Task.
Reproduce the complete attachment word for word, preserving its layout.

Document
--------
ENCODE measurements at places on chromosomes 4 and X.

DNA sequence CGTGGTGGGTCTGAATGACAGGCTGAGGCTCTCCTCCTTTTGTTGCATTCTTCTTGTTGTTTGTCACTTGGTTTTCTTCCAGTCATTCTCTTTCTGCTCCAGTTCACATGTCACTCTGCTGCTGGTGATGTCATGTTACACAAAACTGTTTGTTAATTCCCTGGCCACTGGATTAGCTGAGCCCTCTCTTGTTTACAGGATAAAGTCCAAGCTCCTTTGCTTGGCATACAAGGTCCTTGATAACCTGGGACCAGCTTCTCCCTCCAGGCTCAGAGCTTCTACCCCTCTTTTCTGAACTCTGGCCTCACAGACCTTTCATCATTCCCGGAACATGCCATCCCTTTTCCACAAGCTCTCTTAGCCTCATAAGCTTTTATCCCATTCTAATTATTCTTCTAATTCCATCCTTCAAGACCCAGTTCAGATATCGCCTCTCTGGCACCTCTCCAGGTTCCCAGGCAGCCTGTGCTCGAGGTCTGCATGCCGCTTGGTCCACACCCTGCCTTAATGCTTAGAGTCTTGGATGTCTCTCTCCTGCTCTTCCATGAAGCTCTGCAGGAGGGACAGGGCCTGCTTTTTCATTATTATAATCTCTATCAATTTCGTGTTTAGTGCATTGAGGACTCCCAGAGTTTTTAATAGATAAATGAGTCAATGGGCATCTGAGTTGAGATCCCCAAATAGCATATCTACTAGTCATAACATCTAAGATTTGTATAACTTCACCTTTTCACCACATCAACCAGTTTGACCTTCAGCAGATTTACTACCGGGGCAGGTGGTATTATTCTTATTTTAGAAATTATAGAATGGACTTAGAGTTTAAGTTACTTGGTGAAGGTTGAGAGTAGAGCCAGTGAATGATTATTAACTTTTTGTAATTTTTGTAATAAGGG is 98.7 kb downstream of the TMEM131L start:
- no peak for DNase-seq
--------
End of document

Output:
ENCODE measurements at places on chromosomes 4 and X.

DNA sequence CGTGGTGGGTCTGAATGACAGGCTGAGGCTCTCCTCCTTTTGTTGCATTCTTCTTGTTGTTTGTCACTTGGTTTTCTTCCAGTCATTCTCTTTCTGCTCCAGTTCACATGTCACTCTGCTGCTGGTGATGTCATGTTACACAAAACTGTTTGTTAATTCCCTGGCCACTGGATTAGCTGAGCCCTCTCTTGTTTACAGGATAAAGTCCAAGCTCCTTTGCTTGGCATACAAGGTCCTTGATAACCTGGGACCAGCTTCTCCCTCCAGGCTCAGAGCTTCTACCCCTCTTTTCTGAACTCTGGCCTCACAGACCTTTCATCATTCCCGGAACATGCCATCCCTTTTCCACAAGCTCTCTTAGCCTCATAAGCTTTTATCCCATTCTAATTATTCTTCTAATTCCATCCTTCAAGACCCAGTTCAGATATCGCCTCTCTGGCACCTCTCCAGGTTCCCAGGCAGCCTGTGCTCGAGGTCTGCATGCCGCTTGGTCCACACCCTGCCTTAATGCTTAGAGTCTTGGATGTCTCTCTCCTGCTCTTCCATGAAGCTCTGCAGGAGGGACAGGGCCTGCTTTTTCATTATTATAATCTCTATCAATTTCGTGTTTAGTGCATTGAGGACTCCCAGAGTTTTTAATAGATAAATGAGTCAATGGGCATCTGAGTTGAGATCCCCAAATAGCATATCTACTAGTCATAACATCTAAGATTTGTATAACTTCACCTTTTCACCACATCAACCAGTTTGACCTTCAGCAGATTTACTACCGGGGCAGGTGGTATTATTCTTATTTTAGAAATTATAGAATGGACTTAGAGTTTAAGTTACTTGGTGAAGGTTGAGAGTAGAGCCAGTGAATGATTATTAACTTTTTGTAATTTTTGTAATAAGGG is 98.7 kb downstream of the TMEM131L start:
- no peak for DNase-seq